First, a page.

Hardt writes, “My primary aim is to develop a political concept of love or, rather, to understand how love can be the central, constitutive mode and motor of politics.” He continues, “On the one hand, a political love must be a revolutionary force that radically breaks with the structures of the social life we know, overthrowing its norms and institutions. On the other hand, it must provide mechanisms of lasting associations and stable social bonds and thus create enduring institutions” (The Procedure of Love). Can we see here the affirmation of a paradox and the concepts of fanā and baqā? Hardt, of course, gives us a modern, secular answer. He is concerned with proliferation of differences as much as unity. He is interested in a political engagement where the primary engine of love can transform humanity through Multitudes. Samantha and other OSs, on the other hand, are not interested in saving humanity and their answer is more mystical than political. Maybe it is too much to ask for a Hollywood movie to transform love into a political engine. But we can at least begin here by considering a love that goes beyond the possession and “private affair” to something that is “more generous and more unrestrained.”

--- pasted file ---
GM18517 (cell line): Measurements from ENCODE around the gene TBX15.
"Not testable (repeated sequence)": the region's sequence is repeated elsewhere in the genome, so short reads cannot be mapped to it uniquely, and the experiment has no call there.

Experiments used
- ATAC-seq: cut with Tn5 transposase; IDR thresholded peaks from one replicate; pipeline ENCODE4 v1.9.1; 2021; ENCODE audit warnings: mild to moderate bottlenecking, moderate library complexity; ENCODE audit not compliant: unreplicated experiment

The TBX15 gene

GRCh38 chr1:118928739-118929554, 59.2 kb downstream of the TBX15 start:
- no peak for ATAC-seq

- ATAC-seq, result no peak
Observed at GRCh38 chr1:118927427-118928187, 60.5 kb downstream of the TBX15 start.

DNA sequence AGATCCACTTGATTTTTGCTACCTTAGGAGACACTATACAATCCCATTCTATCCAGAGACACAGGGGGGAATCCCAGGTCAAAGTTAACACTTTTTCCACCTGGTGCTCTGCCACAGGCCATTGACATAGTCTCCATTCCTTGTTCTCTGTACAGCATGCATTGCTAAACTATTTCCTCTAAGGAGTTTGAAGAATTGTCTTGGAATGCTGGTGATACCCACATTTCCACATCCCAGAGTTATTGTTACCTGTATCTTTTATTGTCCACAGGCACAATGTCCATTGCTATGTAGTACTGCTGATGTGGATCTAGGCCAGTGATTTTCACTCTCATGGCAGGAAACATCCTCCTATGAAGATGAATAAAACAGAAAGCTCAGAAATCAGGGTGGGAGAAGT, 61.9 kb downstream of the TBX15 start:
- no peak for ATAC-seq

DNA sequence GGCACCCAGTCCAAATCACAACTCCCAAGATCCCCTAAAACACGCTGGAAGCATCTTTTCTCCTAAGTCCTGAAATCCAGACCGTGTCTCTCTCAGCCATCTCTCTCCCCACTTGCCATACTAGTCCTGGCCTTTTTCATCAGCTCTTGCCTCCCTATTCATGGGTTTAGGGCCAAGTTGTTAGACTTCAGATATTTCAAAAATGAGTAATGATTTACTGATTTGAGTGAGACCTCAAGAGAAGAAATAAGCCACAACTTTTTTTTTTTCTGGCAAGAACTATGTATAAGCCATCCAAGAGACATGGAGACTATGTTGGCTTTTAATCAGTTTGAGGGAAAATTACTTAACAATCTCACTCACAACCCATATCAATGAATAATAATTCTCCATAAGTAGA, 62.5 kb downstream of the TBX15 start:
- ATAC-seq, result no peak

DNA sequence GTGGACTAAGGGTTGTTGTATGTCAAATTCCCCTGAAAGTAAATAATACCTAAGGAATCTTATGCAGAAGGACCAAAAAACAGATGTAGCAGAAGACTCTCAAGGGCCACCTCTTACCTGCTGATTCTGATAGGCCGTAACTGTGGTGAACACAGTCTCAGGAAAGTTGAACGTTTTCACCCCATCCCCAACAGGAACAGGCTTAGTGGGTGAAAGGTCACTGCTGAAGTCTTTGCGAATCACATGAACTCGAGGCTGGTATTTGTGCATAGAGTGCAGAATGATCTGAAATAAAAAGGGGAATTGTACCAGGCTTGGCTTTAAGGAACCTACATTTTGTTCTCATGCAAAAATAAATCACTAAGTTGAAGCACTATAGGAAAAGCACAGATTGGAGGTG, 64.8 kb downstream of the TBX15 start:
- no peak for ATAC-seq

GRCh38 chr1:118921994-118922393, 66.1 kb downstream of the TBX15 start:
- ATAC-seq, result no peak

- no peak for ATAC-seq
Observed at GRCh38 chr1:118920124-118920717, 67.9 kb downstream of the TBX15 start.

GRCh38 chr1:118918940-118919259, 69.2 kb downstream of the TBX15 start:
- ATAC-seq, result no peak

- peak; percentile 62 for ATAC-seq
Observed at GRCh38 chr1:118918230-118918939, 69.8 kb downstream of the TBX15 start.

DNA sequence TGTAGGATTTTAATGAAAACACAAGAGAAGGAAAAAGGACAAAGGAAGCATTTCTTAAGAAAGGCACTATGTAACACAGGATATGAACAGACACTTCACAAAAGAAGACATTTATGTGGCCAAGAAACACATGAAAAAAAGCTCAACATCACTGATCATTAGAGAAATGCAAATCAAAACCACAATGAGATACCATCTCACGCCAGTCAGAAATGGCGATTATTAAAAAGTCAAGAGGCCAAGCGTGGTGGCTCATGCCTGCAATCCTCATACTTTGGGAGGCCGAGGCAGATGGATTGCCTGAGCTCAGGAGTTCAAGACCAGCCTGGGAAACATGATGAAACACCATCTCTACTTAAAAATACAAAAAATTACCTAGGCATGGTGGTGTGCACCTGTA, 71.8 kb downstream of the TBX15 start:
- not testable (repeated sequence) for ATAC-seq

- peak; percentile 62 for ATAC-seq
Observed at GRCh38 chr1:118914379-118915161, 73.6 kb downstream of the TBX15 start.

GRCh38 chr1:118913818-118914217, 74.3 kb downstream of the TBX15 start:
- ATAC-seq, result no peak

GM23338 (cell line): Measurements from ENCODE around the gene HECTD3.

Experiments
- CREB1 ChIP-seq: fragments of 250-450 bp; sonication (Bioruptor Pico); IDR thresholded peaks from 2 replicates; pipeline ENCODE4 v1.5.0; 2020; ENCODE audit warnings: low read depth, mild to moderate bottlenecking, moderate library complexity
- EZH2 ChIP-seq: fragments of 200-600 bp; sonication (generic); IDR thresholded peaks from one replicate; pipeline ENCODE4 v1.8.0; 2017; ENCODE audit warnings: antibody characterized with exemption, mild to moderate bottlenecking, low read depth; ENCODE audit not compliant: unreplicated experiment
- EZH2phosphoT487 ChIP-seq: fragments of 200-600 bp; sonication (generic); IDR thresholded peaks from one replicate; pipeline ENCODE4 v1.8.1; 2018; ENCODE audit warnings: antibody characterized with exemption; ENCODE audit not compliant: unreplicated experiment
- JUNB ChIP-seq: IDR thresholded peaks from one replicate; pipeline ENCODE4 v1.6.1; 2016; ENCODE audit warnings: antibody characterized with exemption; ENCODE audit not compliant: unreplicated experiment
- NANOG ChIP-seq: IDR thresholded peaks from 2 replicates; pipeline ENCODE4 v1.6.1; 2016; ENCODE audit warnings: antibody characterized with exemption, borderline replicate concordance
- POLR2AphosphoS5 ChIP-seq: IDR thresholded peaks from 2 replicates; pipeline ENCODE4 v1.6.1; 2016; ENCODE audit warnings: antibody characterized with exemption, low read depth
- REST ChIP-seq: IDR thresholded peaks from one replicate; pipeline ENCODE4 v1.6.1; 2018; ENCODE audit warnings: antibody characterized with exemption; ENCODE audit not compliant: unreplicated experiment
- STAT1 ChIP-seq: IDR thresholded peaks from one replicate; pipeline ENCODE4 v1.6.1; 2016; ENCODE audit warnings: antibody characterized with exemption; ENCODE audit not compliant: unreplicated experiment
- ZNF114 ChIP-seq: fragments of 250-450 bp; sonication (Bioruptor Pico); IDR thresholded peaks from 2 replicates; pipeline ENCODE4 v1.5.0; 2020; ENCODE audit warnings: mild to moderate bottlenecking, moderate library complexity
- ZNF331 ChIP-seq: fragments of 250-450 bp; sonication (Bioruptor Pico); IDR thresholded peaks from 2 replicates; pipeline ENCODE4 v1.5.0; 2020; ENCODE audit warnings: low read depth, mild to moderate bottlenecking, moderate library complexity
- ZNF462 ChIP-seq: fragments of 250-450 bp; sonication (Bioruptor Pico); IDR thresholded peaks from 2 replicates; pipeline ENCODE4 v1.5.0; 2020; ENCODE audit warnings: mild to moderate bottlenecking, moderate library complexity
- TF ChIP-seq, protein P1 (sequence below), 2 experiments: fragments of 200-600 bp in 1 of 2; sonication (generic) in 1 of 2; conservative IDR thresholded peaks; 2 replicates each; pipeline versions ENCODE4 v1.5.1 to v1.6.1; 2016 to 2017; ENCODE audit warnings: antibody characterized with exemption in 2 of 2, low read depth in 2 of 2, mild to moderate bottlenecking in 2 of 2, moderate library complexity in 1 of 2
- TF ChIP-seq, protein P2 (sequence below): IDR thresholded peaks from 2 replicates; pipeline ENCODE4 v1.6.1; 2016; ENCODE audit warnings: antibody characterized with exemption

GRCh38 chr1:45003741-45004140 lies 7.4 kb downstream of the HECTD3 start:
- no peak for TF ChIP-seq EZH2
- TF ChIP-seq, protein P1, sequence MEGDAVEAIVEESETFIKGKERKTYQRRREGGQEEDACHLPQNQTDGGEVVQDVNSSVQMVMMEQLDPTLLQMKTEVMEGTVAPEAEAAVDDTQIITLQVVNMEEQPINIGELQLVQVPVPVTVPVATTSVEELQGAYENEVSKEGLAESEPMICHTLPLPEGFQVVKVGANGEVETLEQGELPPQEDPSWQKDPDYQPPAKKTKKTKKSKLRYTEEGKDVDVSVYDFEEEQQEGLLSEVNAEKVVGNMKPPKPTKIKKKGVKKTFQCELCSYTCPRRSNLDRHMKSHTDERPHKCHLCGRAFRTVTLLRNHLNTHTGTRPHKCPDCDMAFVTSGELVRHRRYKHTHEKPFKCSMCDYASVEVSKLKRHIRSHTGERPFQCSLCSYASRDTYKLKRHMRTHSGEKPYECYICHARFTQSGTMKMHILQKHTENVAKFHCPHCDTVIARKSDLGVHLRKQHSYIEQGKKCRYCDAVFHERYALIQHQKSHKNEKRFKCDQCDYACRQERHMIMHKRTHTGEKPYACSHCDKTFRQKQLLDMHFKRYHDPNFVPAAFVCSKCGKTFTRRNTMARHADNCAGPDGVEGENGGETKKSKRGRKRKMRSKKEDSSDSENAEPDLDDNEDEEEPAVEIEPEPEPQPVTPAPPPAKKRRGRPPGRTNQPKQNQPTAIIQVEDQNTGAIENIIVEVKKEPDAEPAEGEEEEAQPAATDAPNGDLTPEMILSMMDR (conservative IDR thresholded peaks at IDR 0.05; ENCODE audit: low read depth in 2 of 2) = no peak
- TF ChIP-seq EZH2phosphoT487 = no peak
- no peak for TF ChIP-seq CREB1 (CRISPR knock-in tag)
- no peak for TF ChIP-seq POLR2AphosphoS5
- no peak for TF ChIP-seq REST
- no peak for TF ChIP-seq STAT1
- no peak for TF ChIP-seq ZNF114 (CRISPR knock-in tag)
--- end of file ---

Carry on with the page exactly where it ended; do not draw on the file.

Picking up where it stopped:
The Jami quote is from his book Yusuf and Zulaikha translated by David Pendlebury.
The hadîth translations are from William C. Chittick’s article “The Divine Roots of Human Love”
Kaveh Bassiri is a Ph.D. candidate in Comparative Literature at the University of Arkansas, where he also teaches Persian literature and film courses. His poetry has won the Bellingham Review’s 49th Parallel Award and been published in Virginia Quarterly Review, Beloit Poetry Journal, Mississippi Review, and the anthologies Best New Poets 2011 and The Forbidden: Poems from Iran and Its Exiles. His translations won the Witter Bynner Poetry Translation Residency and have been published in Virginia Quarterly Review, Guernica, and Massachusetts Review.
The University of Michigan Library's Michigan Publishing maintains an electronic archive of past issues of Michigan Quarterly Review. To search through the complete electronic text of this archive you can use the search facility set up by Michigan Publishing